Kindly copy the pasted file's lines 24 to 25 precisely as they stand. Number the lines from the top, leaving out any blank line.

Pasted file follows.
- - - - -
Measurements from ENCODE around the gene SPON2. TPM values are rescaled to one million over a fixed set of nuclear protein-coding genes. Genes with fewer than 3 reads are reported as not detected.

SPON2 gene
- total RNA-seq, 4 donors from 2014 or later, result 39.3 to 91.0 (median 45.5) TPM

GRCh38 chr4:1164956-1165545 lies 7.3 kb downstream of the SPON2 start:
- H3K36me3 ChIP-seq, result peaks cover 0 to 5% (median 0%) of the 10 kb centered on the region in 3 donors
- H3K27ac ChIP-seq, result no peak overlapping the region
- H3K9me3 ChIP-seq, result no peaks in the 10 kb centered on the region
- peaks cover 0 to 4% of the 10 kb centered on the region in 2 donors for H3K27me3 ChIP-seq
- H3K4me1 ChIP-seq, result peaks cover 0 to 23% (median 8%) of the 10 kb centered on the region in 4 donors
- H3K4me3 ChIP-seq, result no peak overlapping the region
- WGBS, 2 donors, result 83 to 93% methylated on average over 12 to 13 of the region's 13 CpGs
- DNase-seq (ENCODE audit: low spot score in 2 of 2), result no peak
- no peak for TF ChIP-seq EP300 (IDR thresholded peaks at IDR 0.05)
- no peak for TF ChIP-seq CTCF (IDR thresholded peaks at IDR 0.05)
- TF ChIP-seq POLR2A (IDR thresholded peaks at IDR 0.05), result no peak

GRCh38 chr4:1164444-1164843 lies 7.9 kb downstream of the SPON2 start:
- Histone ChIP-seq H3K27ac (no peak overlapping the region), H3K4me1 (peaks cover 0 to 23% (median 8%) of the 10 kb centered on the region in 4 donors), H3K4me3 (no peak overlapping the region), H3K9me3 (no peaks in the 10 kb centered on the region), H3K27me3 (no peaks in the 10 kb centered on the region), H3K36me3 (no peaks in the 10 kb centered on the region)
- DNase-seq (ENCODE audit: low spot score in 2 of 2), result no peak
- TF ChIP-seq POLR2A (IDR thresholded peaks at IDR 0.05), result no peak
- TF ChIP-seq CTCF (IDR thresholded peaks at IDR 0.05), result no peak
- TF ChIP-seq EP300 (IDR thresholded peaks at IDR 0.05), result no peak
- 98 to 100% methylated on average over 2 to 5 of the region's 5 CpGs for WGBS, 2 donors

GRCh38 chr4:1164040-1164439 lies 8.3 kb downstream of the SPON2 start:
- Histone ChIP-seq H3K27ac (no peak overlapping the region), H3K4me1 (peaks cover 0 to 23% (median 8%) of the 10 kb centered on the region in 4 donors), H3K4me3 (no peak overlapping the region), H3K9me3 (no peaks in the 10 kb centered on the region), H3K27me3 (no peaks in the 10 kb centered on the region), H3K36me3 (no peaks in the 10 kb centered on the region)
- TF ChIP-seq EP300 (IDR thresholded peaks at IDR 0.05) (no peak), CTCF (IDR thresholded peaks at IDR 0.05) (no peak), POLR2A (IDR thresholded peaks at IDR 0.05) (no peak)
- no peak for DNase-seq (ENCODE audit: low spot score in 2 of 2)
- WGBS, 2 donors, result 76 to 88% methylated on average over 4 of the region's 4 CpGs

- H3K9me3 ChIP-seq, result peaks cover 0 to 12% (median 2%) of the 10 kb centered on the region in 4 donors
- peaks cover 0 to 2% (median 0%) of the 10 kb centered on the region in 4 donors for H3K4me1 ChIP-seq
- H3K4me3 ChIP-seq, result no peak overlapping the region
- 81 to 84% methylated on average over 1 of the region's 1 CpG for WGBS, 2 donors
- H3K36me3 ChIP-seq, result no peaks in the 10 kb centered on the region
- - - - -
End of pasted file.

- Histone ChIP-seq H3K27ac (no peak overlapping the region), H3K4me1 (peaks cover 0 to 23% (median 8%) of the 10 kb centered on the region in 4 donors), H3K4me3 (no peak overlapping the region), H3K9me3 (no peaks in the 10 kb centered on the region), H3K27me3 (no peaks in the 10 kb centered on the region), H3K36me3 (no peaks in the 10 kb centered on the region)
- TF ChIP-seq EP300 (IDR thresholded peaks at IDR 0.05) (no peak), CTCF (IDR thresholded peaks at IDR 0.05) (no peak), POLR2A (IDR thresholded peaks at IDR 0.05) (no peak)